On November 8, 2022, California voters approved a measure to prohibit the sale of flavored tobacco products, including e-liquids, in the state, with exceptions for flavored shisha used in hookah, premium cigars, and loose leaf tobacco. R.J. Reynolds and other tobacco industry entities filed suit on November 10, 2022 seeking an injunction and declaratory relief against the measure. On December 12, 2022, the Supreme Court denied the suit.
The California Restaurant Association (CRA) challenged the City of Berkeley's January 2020 amendment to the Berkeley Municipal Code (BMC), which prohibits natural gas infrastructure in most newly constructed buildings within Berkeley.
A group of Montana youth sued the State, arguing that its fossil fuel-based energy system contributes to climate change, violating their constitutional rights guaranteed under the Montana Constitution and the Public Trust Doctrine.
Cigar and pipe tobacco trade associations filed suit against the FDA, challenging its decision to deem premium cigars and pipe tobacco subject to the agency’s regulatory authority under the Family Smoking Prevention and Tobacco Control Act.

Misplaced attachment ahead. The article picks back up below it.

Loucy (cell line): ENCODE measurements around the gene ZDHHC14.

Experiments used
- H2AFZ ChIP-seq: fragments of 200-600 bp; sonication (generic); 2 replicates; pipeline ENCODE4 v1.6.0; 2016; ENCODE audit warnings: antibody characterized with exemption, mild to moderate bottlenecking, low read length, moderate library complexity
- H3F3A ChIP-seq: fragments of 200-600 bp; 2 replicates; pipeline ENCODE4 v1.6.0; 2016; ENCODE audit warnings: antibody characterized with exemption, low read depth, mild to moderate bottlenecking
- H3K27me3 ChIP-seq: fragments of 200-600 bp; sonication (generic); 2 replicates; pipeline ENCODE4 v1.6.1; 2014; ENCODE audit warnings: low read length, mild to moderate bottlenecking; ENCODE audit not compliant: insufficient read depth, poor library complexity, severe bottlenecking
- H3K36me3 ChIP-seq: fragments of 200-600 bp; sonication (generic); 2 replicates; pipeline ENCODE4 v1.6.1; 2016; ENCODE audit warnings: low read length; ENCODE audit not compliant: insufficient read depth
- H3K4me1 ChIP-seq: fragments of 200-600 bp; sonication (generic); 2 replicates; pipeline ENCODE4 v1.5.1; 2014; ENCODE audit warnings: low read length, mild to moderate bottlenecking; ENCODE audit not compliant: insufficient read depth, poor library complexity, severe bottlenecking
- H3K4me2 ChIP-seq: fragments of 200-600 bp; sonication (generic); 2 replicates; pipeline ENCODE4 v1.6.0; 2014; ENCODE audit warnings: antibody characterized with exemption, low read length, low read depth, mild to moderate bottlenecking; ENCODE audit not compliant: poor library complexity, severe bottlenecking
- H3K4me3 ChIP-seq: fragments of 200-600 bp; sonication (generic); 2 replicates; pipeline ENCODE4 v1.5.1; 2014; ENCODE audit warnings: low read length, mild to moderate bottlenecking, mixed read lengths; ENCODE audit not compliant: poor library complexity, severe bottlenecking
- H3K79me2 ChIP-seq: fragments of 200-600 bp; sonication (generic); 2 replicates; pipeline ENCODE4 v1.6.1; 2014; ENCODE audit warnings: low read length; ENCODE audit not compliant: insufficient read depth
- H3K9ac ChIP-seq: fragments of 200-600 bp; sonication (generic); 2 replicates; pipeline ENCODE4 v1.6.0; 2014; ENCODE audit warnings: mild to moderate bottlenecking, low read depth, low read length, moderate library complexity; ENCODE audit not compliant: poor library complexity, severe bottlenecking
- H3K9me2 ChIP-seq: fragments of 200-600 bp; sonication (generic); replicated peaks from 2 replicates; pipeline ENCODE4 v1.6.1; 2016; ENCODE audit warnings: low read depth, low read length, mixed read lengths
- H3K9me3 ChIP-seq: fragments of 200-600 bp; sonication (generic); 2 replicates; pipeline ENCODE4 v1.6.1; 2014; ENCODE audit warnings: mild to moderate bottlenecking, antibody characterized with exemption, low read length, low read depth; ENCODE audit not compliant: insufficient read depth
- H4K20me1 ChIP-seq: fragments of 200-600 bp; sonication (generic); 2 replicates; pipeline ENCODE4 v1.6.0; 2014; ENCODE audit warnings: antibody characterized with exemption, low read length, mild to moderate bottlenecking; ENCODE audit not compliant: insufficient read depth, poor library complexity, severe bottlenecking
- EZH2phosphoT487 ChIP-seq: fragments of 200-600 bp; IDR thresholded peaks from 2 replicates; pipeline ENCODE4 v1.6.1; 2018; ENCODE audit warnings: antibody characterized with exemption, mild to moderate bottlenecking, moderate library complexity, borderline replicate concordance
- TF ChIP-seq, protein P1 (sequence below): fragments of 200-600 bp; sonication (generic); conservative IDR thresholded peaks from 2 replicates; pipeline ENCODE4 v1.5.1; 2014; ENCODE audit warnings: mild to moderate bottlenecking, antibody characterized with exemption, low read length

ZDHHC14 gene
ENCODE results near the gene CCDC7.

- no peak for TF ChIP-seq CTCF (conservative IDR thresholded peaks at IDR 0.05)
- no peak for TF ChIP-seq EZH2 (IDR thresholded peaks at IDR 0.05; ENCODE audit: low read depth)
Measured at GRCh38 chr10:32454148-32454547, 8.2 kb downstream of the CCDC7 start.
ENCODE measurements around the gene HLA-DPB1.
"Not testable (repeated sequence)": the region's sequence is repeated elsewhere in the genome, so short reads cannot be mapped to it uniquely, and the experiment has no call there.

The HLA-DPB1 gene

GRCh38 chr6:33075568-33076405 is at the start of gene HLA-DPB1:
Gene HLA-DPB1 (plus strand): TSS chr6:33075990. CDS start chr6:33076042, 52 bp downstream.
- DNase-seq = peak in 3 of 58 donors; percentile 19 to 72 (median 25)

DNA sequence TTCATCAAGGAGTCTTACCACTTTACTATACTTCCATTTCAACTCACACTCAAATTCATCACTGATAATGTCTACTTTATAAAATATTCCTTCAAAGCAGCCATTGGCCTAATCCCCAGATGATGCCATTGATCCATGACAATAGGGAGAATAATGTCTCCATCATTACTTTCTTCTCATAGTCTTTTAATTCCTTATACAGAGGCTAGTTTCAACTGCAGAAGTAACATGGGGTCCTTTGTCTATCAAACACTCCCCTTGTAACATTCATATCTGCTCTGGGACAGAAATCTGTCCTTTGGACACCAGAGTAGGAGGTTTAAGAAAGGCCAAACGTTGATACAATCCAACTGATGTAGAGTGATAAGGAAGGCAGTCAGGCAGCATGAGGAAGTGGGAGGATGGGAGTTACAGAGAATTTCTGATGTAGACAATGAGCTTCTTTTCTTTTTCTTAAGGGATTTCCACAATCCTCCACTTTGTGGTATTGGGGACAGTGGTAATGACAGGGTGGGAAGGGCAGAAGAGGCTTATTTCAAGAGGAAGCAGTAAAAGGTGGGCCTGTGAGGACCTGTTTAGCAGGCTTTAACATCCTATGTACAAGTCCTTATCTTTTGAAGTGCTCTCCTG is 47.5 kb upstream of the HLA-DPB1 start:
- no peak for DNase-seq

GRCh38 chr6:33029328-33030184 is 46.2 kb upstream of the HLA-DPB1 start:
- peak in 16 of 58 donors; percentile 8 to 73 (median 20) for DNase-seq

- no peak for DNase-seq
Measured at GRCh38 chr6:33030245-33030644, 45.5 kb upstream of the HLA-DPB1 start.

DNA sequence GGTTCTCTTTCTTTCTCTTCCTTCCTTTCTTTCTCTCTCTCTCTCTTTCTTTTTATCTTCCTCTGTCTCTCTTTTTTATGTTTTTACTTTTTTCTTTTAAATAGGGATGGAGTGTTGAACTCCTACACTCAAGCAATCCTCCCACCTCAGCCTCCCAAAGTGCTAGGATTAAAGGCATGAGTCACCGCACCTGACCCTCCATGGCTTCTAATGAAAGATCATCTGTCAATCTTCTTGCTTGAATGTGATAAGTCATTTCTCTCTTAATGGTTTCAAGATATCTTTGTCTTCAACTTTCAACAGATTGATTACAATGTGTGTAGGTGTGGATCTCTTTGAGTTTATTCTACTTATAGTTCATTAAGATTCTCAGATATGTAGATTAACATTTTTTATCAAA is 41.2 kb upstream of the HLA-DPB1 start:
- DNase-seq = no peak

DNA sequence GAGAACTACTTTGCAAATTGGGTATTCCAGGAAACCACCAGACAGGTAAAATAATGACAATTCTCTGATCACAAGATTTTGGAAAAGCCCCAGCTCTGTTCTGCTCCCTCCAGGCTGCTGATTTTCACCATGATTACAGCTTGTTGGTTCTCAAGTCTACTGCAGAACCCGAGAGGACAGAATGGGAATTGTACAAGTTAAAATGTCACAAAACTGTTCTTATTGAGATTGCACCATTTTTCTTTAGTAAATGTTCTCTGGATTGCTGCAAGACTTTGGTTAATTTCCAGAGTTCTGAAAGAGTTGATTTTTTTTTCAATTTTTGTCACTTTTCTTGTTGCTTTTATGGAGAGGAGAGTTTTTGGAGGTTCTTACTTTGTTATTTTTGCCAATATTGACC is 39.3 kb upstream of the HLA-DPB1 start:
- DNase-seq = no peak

December 4, 2019, Minnesota Attorney General Keith Ellison filed a lawsuit suing e-cigarette manufacturer JUUL Labs, Inc. The lawsuit, filed in Hennepin County District Court, allege that JUUL violated multiple state consumer-protection laws, breached its duty of reasonable care, and created a public nuisance.
Beginning in 2017 youth consumption for electronic cigarettes significantly increased – driven in part by Juul’s marketing of flavored e-liquid pods, delivered through Juul devices which were much more portable and concealable than other ESD, and Juul’s use of social media platforms popular with youth and young people to market its products.
R.J. Reynolds challenges Attorney General Rob Bonta’s determination that four of its new products violate California’s flavor ban, S.B. 793.
The tobacco industry challenged a local flavored tobacco product ordinance adopted by the City of Edina, Minnesota, arguing that the ordinance is preempted by the Family Smoking Prevention and Tobacco Control Act.
The tobacco industry challenged San Diego’s flavored tobacco product ordinance, arguing that the ordinance is expressly and impliedly preempted by the Tobacco Control Act.
Tobacco Industry challenges the County of Los Angeles’ flavored tobacco product sales restriction, arguing the ordinance is expressly and impliedly preempted by federal law.